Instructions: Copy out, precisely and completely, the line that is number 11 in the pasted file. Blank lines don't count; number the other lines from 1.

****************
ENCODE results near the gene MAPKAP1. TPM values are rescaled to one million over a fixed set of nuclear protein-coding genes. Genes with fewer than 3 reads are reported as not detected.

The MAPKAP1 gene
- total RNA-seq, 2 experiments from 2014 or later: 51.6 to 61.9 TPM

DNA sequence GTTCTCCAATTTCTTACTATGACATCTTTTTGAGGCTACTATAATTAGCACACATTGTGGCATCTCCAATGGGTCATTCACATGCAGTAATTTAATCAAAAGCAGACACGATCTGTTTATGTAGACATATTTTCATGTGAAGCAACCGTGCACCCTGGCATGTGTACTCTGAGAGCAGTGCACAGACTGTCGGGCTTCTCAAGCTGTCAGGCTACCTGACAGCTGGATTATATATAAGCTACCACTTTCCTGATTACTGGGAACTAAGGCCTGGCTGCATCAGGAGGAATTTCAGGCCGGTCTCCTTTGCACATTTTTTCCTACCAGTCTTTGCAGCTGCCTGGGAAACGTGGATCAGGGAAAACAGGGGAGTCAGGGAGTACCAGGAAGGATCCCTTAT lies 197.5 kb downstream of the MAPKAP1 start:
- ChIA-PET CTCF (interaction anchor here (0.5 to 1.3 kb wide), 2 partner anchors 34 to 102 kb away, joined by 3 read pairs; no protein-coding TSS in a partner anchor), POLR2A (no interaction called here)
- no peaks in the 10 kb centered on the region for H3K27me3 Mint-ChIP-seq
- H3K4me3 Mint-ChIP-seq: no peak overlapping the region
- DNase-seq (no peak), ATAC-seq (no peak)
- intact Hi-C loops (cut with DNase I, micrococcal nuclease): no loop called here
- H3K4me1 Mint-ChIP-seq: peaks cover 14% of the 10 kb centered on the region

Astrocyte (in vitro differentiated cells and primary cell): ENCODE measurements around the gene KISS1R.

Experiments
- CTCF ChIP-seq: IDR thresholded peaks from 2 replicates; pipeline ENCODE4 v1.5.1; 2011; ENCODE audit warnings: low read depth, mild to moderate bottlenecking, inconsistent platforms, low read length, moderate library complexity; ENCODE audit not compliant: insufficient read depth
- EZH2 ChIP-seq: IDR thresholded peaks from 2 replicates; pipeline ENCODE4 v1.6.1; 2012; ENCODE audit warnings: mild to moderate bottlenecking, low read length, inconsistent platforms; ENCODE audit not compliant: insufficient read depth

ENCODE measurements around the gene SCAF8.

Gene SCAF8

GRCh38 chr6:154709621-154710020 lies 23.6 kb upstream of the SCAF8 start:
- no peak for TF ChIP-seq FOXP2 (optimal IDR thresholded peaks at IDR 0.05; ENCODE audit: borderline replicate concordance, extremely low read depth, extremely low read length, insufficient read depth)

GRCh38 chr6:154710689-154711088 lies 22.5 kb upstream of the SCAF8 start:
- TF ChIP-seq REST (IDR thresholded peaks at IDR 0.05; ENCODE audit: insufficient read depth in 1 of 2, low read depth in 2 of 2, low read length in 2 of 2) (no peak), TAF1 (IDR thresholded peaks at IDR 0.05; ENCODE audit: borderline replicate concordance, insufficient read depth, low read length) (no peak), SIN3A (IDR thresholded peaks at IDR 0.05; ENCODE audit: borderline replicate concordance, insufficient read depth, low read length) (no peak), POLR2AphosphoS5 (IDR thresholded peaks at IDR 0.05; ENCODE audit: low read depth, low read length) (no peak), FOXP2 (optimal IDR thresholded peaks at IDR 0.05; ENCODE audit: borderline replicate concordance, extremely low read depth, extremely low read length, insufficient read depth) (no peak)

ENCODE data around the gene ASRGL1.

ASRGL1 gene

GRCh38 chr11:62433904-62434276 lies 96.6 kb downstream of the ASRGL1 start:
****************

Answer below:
Astrocyte (in vitro differentiated cells and primary cell): ENCODE measurements around the gene KISS1R.